New Brunswick

Gallant says government can't afford more money for student aid

Premier Brian Gallant says the province had no money to make a new $25 million student aid program more generous, even though it has cut over $50 million from other aid programs over the last two years.

New $25M package only half of what's been cut from student programs

Student aid programs in New Brunswick were cut by $50M over the last two years, while a new program only put back $25M. (CBC)

New Brunswick Premier Brian Gallant says the province had no money to make a new $25 million student aid program for university and college students more generous, even though it has cut over $50 million from other student aid programs over the last two years.

"We wanted to start off with those who needed it most. We would like to do more but we have to keep the finances of the province in mind as well," said Gallant Tuesday, in response to criticism that new student aid changes are hurting too many and helping too few.

"As we see our finances unfold, as we see how the economy will go moving forward, as we see how we will be able to contain expenses as a government, then we'll see if we have the capacity as a government to invest even more," he said.

Premier Brian Gallant says he would like to do more for New Brunswick students, but the finances of the province won't allow it. (CBC)
Last month Premier Gallant announced a new set of grants and bursaries for the province's neediest full-time university and community college students, paid for with deep cuts to other student aid programs.

40,000 worse off

In all of the changes, about 7,100 low-income students from families with incomes below $60,000 will benefit, while over 40,000 other students and recent graduates will be worse off.

This week student aid expert Alex Usher, who devised a blueprint for fixing student assistance in New Brunswick in 2012, said he supports steering help toward low-income students, but feels for the amount of money government has pulled from other student aid programs it could have designed something that helps a lot more people.

"The real worry that I have and that other people have is that for families in that $60,000 to $80,000 range, they are going to be worse off  ... and that's probably not a group you want to hit very hard," said Usher on Monday.

"The value of putting out a bad program this September — you can wait a year and come up with a better program," he added.

Alex Usher, president of Higher Education Strategy Associates, says the province should have waited to change the student aid program until it had designed a better one. (Higher Education Strategy Associates )
Last year the Gallant government cut $30 million from debt relief and tuition rebate programs both designed for recent graduates and used by about 12,000 students per year.

Fredericton's Laura Oldford said she stayed in school to obtain a master's degree because of the promise to rebate half of her tuition after graduation, never expecting the province wouldn't pay when it was time to collect.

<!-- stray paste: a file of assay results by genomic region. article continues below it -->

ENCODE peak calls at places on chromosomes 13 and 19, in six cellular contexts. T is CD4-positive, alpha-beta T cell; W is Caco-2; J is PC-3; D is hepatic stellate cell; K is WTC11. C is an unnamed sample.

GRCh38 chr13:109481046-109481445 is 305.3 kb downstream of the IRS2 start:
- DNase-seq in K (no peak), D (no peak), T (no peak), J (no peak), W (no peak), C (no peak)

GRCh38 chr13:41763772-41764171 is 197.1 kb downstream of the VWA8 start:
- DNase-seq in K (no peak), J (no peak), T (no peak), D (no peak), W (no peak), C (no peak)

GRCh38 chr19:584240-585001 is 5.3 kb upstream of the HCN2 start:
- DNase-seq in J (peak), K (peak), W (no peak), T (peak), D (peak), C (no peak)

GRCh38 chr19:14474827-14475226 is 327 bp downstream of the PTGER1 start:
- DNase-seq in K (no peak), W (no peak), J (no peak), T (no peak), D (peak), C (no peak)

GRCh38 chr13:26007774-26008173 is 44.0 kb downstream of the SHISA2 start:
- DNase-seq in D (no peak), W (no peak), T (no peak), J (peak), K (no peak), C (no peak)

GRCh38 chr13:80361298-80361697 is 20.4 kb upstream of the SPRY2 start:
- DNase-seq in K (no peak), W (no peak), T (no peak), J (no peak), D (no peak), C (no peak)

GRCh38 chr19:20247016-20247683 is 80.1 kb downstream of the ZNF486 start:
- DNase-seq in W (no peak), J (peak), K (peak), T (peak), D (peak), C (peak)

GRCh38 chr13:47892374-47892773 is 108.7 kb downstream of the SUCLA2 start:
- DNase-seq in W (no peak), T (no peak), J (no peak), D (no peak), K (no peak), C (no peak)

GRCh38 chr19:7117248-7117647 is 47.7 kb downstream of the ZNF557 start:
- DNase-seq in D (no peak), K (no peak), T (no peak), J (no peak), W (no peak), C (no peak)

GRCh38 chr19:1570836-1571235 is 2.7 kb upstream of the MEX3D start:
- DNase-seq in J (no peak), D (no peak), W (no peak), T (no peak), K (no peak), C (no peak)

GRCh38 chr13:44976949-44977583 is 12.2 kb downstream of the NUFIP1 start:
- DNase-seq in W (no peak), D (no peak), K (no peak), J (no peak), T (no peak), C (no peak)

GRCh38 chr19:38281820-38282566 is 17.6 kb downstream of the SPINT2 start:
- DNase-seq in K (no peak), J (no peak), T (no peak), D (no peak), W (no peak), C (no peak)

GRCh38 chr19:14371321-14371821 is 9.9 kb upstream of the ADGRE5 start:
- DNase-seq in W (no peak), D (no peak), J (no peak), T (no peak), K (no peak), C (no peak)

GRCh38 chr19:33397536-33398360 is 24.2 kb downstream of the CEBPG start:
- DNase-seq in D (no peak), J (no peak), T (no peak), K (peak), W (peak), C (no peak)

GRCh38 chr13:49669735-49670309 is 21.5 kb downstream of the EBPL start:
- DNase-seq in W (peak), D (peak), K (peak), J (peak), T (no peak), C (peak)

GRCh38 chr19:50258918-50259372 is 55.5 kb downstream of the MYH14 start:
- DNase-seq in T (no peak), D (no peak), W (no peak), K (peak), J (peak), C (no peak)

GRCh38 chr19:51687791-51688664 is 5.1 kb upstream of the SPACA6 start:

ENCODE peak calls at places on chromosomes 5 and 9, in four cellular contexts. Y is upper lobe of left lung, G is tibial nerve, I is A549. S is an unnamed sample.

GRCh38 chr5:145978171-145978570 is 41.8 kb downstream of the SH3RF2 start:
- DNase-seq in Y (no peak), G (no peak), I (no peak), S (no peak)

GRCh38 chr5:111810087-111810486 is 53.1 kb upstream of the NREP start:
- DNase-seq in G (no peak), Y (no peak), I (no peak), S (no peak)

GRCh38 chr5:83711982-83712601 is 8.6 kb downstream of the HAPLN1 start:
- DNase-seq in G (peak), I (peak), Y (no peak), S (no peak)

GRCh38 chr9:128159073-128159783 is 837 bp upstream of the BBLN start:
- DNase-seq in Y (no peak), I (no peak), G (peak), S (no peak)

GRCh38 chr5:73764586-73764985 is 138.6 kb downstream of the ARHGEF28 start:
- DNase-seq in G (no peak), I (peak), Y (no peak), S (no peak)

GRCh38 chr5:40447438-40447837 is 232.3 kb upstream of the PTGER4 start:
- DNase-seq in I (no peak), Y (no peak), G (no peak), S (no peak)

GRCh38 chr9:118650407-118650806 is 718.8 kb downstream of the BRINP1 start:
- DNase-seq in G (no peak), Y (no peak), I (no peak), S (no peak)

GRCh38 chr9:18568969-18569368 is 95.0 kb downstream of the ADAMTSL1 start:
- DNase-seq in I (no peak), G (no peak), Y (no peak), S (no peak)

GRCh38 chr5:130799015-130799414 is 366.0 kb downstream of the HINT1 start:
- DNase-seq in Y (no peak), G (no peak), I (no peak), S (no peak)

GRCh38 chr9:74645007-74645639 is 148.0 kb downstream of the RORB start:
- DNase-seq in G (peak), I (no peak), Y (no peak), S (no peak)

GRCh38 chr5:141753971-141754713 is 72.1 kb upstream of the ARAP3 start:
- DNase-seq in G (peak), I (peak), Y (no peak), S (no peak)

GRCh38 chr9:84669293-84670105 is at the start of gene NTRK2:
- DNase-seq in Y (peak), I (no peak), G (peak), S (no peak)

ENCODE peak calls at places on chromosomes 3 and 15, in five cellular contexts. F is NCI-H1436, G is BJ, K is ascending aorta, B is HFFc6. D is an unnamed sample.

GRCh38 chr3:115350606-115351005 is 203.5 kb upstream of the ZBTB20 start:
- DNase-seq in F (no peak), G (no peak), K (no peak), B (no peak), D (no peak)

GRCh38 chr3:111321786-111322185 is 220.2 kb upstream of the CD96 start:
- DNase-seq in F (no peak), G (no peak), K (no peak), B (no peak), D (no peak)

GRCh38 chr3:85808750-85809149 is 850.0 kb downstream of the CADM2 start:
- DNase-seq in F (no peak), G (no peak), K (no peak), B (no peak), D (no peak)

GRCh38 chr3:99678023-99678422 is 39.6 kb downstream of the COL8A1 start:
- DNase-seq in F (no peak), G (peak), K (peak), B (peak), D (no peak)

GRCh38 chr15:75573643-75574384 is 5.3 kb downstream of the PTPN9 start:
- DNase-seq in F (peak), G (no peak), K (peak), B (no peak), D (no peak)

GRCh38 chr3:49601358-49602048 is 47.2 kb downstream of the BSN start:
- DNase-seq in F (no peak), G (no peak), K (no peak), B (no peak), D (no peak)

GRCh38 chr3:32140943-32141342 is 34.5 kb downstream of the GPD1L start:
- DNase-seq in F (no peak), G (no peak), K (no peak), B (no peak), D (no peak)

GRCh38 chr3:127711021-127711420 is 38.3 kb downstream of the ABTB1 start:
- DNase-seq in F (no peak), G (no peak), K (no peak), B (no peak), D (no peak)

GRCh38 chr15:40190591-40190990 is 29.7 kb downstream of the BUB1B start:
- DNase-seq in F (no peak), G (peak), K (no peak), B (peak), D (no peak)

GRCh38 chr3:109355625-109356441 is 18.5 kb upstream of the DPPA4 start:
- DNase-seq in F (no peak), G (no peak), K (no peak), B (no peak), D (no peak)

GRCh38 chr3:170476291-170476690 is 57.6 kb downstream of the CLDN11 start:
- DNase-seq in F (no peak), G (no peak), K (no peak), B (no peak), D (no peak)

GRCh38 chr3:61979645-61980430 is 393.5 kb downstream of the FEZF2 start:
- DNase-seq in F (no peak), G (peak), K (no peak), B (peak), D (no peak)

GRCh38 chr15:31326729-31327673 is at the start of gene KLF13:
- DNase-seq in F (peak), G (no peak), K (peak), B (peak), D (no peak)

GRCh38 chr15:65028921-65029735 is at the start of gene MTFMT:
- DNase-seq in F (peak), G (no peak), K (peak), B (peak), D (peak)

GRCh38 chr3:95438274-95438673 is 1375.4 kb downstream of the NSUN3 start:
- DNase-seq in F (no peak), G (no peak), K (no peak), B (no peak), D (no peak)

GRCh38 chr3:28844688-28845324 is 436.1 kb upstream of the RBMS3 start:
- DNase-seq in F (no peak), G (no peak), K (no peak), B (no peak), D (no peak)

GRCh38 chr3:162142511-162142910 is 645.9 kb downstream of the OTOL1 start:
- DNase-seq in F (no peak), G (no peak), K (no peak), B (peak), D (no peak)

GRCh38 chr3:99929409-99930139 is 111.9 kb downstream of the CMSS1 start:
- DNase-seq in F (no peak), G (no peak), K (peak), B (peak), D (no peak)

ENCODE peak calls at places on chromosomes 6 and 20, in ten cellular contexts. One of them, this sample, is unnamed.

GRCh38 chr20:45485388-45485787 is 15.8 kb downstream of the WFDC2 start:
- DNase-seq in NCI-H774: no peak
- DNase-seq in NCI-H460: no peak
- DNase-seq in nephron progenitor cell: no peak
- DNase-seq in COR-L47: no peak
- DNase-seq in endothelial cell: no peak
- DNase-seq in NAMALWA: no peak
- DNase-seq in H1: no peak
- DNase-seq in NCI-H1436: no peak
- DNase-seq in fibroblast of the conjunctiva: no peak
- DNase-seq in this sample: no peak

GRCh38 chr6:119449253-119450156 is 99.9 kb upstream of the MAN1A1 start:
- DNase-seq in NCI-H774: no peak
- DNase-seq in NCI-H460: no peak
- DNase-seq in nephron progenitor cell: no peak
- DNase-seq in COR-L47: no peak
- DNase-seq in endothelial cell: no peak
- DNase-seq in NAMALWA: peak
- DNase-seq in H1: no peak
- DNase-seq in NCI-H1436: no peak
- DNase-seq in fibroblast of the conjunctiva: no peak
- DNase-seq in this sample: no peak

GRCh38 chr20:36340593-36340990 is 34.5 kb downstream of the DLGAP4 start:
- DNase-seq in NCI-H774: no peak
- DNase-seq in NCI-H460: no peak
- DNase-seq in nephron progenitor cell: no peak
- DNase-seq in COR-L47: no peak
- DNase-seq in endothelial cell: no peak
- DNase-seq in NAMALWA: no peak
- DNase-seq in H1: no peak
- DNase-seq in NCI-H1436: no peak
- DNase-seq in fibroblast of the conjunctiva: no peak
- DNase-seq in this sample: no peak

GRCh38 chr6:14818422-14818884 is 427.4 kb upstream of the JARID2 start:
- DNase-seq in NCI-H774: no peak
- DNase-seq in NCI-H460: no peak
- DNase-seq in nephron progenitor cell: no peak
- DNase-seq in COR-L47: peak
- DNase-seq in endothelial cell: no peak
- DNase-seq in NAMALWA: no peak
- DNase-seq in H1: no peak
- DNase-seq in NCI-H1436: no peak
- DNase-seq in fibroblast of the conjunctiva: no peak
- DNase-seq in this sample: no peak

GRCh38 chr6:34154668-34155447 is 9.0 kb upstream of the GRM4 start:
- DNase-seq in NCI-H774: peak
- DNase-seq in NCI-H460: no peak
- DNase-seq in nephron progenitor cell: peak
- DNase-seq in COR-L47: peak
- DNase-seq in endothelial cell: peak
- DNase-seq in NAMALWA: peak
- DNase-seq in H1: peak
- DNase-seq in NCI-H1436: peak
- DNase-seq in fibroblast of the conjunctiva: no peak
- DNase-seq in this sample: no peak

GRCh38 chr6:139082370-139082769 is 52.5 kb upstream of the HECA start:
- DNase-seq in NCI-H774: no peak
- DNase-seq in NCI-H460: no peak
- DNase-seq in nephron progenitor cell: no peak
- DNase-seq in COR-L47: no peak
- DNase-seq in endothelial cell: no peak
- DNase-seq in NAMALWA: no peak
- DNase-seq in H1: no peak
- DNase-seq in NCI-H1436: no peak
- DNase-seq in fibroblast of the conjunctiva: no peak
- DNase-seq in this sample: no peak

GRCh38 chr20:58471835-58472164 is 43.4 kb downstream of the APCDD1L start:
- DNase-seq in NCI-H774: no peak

"I lost out on over $7,000," wrote Oldford in an email to CBC News.

Then last month the Gallant government announced it will also be terminating $21 million in annual tuition and education tax credits that help cut costs for more than 40,000 students.

The province justified cutting the tax credits by pointing out Ontario was doing the same thing to overhaul its student aid programs.

But records show provincial tax credits to the average full-time university student in Ontario are worth $612 while in New Brunswick they are worth $925.

Extra costs for many students

Michelle Cook, who has two daughters in university and has already cosigned for $30,000 in student lines of credit, said the extra costs will be difficult to absorb.

"It's more debt for us — if we can get it. If the banks will lend us the money," said Cook who lives in Quispamsis.

"I just don't understand how you can put in a policy that impacts in such a negative way such a large percentage of the province."

Students were ejected from the Legislative Assembly April 7 following their protests over student debt. (CBC)
Initially Gallant said "all" of the cancelled tuition rebate money was going to fund the new program.

Government then said the cancelled tax credit money was also being used.

But since the new program has been given only half of the $50 million that has been cut, it's clear millions of what government initially said was going to needy students, is actually being kept by the province.

"We will continue to see if there is the fiscal capacity for us to invest even more. We're very hopeful that there will be, but we have to juggle a lot of things as a government and that includes ensuring that our finances as a province are at the right spot," said Gallant.


Robert Jones


Robert Jones has been a reporter and producer with CBC New Brunswick since 1990. His investigative reports on petroleum pricing in New Brunswick won several regional and national awards and led to the adoption of price regulation in 2006.